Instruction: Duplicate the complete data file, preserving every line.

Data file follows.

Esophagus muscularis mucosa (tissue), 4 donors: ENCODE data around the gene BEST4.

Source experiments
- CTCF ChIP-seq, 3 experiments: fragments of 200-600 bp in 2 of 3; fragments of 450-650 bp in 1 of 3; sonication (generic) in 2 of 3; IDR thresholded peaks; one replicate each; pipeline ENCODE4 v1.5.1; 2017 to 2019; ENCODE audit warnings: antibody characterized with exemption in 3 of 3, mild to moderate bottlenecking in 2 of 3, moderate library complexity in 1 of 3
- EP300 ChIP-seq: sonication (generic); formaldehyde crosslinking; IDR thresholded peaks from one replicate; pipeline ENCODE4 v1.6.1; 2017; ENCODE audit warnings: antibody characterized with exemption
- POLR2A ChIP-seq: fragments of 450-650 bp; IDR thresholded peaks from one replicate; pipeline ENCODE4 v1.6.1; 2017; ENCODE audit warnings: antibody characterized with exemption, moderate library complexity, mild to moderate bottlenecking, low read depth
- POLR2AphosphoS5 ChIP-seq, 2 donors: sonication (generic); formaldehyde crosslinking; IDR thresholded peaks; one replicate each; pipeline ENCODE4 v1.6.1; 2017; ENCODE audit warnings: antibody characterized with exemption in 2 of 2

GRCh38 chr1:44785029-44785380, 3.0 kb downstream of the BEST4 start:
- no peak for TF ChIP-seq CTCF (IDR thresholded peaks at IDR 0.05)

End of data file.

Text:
Esophagus muscularis mucosa (tissue), 4 donors: ENCODE data around the gene BEST4.

Source experiments
- CTCF ChIP-seq, 3 experiments: fragments of 200-600 bp in 2 of 3; fragments of 450-650 bp in 1 of 3; sonication (generic) in 2 of 3; IDR thresholded peaks; one replicate each; pipeline ENCODE4 v1.5.1; 2017 to 2019; ENCODE audit warnings: antibody characterized with exemption in 3 of 3, mild to moderate bottlenecking in 2 of 3, moderate library complexity in 1 of 3
- EP300 ChIP-seq: sonication (generic); formaldehyde crosslinking; IDR thresholded peaks from one replicate; pipeline ENCODE4 v1.6.1; 2017; ENCODE audit warnings: antibody characterized with exemption
- POLR2A ChIP-seq: fragments of 450-650 bp; IDR thresholded peaks from one replicate; pipeline ENCODE4 v1.6.1; 2017; ENCODE audit warnings: antibody characterized with exemption, moderate library complexity, mild to moderate bottlenecking, low read depth
- POLR2AphosphoS5 ChIP-seq, 2 donors: sonication (generic); formaldehyde crosslinking; IDR thresholded peaks; one replicate each; pipeline ENCODE4 v1.6.1; 2017; ENCODE audit warnings: antibody characterized with exemption in 2 of 2

GRCh38 chr1:44785029-44785380, 3.0 kb downstream of the BEST4 start:
- no peak for TF ChIP-seq CTCF (IDR thresholded peaks at IDR 0.05)